Sudanese reportedly demand the execution of a British teacher whose students named a teddy bear Muhammad.
Hundreds of angry protesters, some waving ceremonial swords from trucks equipped with loud speakers, gathered Friday outside the presidential palace to denounce a teacher whose class named a teddy bear "Mohammed" -- some calling for her execution.
Sudan's president Omar al-Bashir on Monday morning will meet with two British lawmakers to discuss a possible pardon for a British teacher convicted of insulting religion, presidential palace sources told Time magazine's Sam Dealey on Sunday.
As protesters in Khartoum call for tougher punishment of Gillian Gibbons for her "blasphemous" classroom teddy bear, the Sudanese government is hamstrung
A Sudanese court found a British teacher guilty of insulting religion and sentenced her to 15 days in prison Thursday for allowing a teddy bear to be named "Mohammed," British authorities and her lawyer reported.
UK Prime Minister Gordon Brown said Tuesday that officials were working to secure the early release of a British teacher who faces being whipped in Sudan after she allowed her class to name a teddy bear "Mohammed."
Sudan has arrested a British teacher for insulting faith and religion, the British Foreign Office said Monday.
Miss Gibbons' class named their stuffed toy Muhammad, after the most popular boy in class. Now she's in a Sudanese jail for insulting Islam's prophet
Oil-rich southern Sudan has survived war with the central government. But Khartoum may not want to cede control
CNN's Ralitsa Vassileva speaks with Jason Small of the U.S. State Department about the Darfur peace talks in Libya.
Late last year Adam Ibrahim Ali and his two teenage sons fled their ravaged village in Darfur and headed for Sudan's capital, Khartoum, riding on trucks and walking for days under the blistering desert sun. When they arrived in this dusty city on the Nile, Ali fashioned a small mud shelter on the riverbank and hung up his most cherished possession, a small transistor radio.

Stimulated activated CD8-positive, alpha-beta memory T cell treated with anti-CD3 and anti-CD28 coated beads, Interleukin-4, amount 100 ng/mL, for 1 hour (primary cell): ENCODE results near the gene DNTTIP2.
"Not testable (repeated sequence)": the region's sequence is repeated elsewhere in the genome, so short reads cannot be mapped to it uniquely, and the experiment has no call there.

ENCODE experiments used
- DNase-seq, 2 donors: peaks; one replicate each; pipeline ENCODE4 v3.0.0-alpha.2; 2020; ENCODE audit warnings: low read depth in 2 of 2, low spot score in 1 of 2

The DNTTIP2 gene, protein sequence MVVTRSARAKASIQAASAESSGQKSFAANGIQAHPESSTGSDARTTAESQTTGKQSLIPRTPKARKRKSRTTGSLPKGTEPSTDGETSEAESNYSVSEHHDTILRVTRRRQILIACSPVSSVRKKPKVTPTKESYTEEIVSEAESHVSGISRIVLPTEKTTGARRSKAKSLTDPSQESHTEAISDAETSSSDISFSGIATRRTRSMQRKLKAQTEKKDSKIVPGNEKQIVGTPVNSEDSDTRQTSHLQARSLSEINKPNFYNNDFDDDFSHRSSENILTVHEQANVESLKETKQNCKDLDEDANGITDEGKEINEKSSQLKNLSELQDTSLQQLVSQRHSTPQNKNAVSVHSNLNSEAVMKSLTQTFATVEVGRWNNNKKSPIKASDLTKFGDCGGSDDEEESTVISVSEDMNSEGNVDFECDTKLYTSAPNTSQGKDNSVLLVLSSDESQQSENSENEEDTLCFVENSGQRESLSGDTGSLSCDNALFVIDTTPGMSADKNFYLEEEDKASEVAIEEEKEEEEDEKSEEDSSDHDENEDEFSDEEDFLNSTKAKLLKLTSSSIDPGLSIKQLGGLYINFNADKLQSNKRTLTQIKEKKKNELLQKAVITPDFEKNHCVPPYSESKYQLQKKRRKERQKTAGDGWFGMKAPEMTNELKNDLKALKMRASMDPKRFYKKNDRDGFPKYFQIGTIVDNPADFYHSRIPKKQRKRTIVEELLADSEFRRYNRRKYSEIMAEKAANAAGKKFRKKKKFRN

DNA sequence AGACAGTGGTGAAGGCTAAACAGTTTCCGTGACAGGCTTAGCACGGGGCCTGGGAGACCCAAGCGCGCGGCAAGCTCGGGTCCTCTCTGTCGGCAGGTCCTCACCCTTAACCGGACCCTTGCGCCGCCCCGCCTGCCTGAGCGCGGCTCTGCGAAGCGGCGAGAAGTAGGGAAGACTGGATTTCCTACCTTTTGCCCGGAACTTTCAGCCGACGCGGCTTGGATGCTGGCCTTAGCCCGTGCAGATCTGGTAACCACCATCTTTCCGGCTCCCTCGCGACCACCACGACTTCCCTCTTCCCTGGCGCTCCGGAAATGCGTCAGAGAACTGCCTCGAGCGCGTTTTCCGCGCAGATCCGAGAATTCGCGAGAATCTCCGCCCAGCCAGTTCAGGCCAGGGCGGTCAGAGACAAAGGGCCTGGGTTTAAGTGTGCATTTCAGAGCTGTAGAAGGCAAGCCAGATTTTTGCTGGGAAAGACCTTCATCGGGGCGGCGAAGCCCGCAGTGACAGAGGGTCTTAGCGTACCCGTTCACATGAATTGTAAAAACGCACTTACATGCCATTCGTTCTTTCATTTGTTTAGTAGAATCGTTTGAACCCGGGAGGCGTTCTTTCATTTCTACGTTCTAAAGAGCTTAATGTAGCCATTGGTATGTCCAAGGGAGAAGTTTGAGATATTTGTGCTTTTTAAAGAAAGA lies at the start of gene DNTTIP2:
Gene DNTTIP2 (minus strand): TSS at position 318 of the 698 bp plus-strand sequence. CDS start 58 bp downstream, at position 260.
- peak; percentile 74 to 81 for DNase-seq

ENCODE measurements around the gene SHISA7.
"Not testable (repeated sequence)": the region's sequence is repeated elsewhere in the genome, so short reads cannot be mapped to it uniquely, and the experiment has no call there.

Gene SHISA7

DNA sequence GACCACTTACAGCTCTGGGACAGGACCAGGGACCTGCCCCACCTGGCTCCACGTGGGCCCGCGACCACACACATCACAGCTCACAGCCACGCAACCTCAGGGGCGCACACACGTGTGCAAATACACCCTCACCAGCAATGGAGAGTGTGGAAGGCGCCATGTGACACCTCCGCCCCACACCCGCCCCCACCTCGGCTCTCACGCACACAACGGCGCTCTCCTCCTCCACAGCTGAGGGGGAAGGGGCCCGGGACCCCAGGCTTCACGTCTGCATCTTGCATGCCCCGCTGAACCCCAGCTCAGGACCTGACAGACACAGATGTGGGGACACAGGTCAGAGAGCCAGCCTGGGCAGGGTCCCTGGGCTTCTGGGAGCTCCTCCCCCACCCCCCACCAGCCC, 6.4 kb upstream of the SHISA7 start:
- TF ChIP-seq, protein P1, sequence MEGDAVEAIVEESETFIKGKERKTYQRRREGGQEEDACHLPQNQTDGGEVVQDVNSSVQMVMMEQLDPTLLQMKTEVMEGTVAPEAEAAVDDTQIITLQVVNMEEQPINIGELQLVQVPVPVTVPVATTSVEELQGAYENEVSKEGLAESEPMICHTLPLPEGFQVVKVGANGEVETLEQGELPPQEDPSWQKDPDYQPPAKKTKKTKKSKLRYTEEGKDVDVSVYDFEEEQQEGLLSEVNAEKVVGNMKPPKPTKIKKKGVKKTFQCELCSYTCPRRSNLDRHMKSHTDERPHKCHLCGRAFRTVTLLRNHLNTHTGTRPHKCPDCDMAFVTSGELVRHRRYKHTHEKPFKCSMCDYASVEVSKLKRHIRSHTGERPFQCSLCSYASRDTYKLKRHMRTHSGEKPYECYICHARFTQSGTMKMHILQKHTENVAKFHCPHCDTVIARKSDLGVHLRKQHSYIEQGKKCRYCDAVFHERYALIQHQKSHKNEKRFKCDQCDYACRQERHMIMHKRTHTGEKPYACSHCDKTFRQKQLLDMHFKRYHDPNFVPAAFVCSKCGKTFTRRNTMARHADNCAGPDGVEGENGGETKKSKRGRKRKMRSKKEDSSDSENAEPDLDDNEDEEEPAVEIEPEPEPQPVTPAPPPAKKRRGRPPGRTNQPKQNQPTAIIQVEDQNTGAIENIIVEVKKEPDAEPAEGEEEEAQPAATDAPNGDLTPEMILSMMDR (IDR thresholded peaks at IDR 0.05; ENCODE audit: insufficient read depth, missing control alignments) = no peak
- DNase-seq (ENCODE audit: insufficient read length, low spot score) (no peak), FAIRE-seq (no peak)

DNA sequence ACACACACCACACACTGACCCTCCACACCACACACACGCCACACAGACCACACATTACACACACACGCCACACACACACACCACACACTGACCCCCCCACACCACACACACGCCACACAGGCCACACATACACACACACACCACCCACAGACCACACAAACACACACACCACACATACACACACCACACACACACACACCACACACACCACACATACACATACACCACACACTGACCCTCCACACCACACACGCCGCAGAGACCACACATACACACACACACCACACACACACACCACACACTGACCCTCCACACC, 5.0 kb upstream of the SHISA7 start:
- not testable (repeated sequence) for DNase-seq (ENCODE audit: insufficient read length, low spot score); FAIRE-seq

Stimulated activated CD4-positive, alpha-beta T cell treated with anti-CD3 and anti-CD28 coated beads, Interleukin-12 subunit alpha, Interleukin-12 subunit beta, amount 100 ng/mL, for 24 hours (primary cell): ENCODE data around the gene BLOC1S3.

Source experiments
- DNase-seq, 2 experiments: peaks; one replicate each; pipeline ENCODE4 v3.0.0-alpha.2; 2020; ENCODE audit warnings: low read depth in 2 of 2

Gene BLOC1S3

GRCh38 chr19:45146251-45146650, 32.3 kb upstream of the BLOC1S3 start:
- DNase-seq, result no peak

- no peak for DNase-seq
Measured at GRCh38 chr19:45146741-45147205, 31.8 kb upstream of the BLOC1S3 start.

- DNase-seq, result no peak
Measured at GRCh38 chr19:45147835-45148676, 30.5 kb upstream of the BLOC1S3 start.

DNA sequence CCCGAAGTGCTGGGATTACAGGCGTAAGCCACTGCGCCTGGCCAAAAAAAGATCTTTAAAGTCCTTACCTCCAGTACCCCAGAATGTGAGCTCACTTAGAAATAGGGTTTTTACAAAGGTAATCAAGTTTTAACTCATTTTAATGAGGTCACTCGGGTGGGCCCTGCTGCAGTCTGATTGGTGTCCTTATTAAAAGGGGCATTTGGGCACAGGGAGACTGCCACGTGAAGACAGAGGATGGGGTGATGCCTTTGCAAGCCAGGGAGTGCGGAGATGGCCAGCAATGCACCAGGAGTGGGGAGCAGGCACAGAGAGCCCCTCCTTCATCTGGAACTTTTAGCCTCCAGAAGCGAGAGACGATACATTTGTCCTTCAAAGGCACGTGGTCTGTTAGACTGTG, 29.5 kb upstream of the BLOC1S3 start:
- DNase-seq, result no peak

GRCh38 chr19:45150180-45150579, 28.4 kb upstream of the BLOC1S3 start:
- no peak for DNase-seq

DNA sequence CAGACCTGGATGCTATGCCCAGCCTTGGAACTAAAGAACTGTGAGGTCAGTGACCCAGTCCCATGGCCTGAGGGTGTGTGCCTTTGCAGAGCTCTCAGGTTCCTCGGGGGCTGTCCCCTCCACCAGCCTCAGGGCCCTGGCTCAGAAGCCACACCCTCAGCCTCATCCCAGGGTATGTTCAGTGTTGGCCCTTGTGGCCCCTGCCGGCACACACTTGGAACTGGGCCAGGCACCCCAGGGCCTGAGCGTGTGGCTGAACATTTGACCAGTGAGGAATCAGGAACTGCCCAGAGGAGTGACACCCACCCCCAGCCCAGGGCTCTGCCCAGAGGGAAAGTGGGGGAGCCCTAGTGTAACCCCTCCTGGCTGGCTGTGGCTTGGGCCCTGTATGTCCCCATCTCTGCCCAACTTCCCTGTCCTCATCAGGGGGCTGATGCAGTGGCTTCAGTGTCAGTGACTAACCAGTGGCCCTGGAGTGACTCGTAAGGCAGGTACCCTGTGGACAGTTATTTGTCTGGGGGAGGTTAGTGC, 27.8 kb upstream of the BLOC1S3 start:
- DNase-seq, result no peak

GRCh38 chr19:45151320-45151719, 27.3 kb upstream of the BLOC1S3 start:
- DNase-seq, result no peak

Uncertainties for Darfur
In what has become a well-known anecdote among activists trying to stop the catastrophe in Darfur, President Bush, shortly after taking office, reads a report on the Clinton administration's failure to act in Rwanda. Afterward the president writes in the margins: "Not on my watch!"
A U.N. force is critical to prevent a "planned offensive" on Darfur by the Sudanese government, the U.S. State Department's top diplomat on Africa said Friday while accusing Sudan of committing genocide.
Rioting between Christian and Arab gangs that erupted in the wake of the death of Sudan's top vice president, former rebel leader John Garang, has ended, a Sudanese official said Monday.
After nearly three years of negotiations, Sudan's government and main rebel group Sunday have signed comprehensive peace accords to end more than 21 years of civil war.
Britain's Foreign Secretary Jack Straw has said his government is prepared to help fund an enlarged African Union force to monitor the situation in the troubled western Sudan region of Darfur.
A contingent of Rwandan troops is in Sudan to protect about 80 African Union cease-fire monitors in the crisis-torn Darfur region.
The United Nations' envoy to Sudan, Jan Pronk, is pessimistic the government in Khartoum will be able to meet is commitments to relieve the country's growing humanitarian crisis.
The Sudanese government has devised a "plan of action" to allay world fears over the increasingly desperate humanitarian situation in the African nation's Darfur region.
A U.S. draft proposal to the United Nations on the Sudan crisis drops the word "sanctions" but calls on the Sudanese government to disarm Arab militias, known as the Janjaweed.
Sudan will retaliate against international troops if they are sent to intervene in the troubled Darfur region, Khartoum's foreign minister has said.
A rebel leader from Sudan's troubled Darfur region says his group will not talk to the Sudanese government until it disarms Arab militias, casting doubts on U.N. hopes of fresh peace talks.
TERRORISM IS CHEAP